Trading the Sublime for the Mundane

Today at work I had big plans to take time and strategize for 2016. I like to use the end of the year to reflect on what went well, what didn’t, and how I can best set up my team for success in the new year. Plus, the week between Christmas and New Year is almost always quiet. Almost.

Because life is funny in a way that makes for a great rom-com conceit, the universe had different plans. Not surprisingly, I spent most of my brain cells dealing with two issues that needed my undivided attention for pretty much the whole day. With sadness, I deleted the four-hour block of time on my calendar that I had foolishly set aside in advance for strategery.

Life is life, and stuff happens. And any good improviser will tell you to take the unexpected turn of events you’re given and embrace the hell out of it. That’s the only way you ensure that the resulting end product is enhanced rather than diminished by your input.

But it got me thinking about how often we acquiesce — consciously or subconsciously — to trading the sublime for the mundane. Admittedly, I wasn’t in the right frame of mind to articulate a cogent and inspiring vision for my team at the end of the workday. And frankly, I wouldn’t have had a clear perspective given my heightened blood pressure.

And although the mundane is important (and imperative in many cases), I’ve decided to challenge myself to find intentional time everyday to consider the big picture. I’m eschewing the idea that we always need four hours with flip charts and lots of smelly colored markers, although those “retreats” are sometimes necessary, especially for facilitating group dynamics.

I got a glimpse of the power of intentionality on my five-minute Starbucks run this afternoon. There, dodging the traffic of downtown Miami, my brain was away from my computer screen and given freedom to think. That change of scenery allowed me to disengage from the crises I was handling and gave me brain space to ask myself bold questions, brainstorm and shoot down ideas, and imagine the possibilities for the new year. (And yes, I talk to myself in public.)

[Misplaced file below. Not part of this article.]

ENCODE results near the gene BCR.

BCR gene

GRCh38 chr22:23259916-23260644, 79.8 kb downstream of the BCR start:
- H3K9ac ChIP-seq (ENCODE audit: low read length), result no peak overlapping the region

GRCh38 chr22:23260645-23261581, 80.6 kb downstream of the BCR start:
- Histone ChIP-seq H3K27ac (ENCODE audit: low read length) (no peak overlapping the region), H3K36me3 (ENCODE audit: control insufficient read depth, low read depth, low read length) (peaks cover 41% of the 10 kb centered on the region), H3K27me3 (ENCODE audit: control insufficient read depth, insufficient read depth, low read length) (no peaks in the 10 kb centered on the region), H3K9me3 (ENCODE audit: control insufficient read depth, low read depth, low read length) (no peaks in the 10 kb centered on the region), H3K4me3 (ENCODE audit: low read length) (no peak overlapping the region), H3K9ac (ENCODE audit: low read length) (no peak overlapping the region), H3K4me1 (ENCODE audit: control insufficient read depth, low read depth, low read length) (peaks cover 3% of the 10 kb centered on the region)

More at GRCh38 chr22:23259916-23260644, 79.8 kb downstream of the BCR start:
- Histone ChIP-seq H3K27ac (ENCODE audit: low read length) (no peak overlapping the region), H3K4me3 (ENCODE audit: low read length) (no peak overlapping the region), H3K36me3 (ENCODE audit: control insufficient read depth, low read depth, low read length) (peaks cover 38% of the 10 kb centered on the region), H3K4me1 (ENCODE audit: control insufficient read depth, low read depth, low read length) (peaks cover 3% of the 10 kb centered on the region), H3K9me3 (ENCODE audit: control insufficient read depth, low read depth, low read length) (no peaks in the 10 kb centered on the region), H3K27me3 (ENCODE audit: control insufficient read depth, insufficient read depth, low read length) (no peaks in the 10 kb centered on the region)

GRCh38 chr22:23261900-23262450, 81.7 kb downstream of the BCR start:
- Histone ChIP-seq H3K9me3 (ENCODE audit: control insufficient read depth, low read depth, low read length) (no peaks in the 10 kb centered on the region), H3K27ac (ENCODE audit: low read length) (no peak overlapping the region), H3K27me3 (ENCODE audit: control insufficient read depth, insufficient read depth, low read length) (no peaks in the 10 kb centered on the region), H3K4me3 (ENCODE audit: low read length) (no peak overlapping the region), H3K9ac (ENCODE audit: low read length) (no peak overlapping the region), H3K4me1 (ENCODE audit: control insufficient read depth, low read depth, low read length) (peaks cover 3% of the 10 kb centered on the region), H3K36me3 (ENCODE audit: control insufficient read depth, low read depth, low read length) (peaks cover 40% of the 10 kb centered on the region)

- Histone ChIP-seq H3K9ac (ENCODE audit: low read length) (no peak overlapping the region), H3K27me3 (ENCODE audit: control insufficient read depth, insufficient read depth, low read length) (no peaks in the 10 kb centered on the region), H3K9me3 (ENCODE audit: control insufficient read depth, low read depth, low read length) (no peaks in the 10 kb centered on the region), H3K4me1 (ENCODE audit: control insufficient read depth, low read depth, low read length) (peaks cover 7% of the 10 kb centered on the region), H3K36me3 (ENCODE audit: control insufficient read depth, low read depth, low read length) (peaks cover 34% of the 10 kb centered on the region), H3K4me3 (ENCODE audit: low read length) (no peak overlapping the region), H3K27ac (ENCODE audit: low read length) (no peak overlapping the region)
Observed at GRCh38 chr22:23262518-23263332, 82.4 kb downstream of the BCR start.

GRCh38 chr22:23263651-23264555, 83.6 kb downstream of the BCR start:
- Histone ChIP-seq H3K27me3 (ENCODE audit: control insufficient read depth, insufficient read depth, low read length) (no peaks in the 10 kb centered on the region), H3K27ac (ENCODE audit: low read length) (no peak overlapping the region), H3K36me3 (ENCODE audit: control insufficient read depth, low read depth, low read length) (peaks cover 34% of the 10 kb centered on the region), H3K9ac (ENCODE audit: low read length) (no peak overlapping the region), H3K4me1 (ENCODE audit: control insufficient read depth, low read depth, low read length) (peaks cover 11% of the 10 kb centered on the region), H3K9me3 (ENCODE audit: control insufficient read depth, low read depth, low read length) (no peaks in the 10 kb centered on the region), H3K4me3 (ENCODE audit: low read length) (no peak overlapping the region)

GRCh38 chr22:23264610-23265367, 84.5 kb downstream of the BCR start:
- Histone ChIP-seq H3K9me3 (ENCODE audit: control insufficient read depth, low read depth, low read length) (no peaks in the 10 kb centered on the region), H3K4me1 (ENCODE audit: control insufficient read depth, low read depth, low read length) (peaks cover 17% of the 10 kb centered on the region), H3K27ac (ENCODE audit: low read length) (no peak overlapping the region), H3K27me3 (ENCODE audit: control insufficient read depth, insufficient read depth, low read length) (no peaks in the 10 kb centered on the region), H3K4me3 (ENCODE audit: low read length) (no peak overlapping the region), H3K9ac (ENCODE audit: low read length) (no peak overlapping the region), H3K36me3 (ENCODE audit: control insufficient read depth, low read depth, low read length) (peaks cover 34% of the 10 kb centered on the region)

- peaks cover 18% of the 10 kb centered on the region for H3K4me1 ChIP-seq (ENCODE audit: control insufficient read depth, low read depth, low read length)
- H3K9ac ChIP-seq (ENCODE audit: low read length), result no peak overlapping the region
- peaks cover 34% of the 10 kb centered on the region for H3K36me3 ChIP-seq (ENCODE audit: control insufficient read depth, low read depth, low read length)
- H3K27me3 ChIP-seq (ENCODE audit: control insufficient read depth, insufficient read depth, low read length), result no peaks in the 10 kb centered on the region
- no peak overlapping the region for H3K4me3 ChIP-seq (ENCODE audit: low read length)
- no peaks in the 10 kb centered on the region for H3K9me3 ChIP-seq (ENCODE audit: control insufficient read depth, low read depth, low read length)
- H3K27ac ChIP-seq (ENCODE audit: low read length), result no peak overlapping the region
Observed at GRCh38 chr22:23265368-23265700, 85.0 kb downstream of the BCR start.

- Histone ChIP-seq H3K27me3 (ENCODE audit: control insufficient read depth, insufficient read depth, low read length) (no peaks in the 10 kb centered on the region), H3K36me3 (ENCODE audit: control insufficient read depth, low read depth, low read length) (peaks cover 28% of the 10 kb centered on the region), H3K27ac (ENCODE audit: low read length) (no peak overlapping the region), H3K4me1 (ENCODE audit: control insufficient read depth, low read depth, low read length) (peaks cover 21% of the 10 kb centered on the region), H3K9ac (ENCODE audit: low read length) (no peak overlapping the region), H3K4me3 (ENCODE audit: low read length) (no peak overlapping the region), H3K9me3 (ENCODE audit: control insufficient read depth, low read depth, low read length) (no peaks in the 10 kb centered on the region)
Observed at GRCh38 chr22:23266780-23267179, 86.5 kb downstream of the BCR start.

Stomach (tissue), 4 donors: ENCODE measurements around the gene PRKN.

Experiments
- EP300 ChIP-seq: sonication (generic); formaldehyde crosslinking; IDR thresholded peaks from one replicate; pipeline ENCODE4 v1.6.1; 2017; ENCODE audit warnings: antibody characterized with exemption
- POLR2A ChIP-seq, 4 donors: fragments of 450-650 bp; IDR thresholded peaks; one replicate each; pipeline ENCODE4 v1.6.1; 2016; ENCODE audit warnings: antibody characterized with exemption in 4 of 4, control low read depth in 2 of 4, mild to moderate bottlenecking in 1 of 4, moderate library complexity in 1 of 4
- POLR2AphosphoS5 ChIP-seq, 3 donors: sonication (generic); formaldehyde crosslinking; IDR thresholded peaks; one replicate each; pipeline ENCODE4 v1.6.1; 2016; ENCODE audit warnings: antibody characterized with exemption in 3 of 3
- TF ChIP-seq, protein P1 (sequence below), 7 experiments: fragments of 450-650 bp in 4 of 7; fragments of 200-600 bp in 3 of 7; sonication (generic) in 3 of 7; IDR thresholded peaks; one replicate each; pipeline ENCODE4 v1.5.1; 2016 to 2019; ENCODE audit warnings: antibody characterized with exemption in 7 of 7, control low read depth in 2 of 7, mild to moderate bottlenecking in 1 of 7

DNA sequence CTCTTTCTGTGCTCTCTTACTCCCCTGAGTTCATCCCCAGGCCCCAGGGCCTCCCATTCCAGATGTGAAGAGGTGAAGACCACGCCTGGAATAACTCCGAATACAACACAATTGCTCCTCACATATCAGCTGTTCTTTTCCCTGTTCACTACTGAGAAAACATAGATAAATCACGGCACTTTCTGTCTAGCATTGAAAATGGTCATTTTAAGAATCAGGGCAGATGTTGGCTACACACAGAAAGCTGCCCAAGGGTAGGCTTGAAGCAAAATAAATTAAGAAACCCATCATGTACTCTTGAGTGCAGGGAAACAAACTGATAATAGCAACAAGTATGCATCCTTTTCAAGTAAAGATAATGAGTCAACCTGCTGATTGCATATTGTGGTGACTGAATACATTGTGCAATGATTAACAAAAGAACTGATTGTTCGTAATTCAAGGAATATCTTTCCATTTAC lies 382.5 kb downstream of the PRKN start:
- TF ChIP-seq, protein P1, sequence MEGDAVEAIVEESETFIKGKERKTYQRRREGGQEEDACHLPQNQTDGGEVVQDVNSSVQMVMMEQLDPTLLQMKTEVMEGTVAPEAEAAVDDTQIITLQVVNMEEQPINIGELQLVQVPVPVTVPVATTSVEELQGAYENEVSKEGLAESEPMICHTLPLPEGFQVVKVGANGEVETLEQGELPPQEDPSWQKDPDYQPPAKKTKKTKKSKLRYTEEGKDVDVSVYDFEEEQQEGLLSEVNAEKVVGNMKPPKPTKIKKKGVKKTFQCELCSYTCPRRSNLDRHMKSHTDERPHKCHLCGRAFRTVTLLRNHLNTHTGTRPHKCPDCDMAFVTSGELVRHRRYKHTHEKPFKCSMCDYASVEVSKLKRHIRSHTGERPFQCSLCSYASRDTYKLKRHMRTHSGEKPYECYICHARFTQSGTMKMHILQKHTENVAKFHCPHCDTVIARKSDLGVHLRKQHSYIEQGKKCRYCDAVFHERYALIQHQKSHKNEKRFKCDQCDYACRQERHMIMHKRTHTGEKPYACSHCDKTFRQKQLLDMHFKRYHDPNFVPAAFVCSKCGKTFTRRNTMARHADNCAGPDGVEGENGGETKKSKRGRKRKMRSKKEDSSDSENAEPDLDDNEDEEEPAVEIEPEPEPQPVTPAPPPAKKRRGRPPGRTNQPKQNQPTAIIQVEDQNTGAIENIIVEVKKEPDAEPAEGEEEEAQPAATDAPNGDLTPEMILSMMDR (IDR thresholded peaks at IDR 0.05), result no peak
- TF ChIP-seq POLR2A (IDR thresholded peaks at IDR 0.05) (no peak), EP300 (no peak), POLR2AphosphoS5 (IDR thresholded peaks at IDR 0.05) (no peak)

I achieved a distinct moment of clarity and immediately jotted a few quick thoughts on my notes app. I’m sure nothing I typed was Nobel Prize-worthy; they were just a few words and ideas to mull over. But even if I didn’t get a chance to get back to them today, I’d like to think that I planted seeds that would eventually take root and blossom. At the very least, my moment of zen re-energized me and allowed me to handle my work crises with a more balanced perspective.

A while back I asked Twitter founder Jack Dorsey about one thing he does everyday to keep ideas brewing. Here’s how he responded:


Lesson learned: While we may never truly escape the mundane, a few intentional minutes on the sublime — even on a coffee break — can be transformative.


Note to Self: Committing

That time I was asked to play the piano in front of the entire school (after I casually mentioned I’d been playing for YEARS), and  — after an eternity with tentative fingers on the ivory — I performed the best rendition of “Heart and Souls” an 11-year old could.

Happy Anniversary to My Hot Cuban Sandwich

A year ago today, I married my best friend in an epic 80s extravaganza. Below, my vows:

My boobear:

Your smile lights up a room a hundred times over. You light me up enough to last a thousand lifetimes. You are my energon cube, my all-spark.

You are the cataclysmic lightning bolt that creates Kelly Lebrock, the enchanted necklace that brings Kim Cattrall to life, the splash of water that turns Gizmo into a rambunctious Mogwai party.

You are a gift from God, the answer to a question that I never posed.

I am blessed beyond blessed that you give life to mine.

I promise to be, like Richard Marx, right here for you — right where you want me, but more important, right where you need me.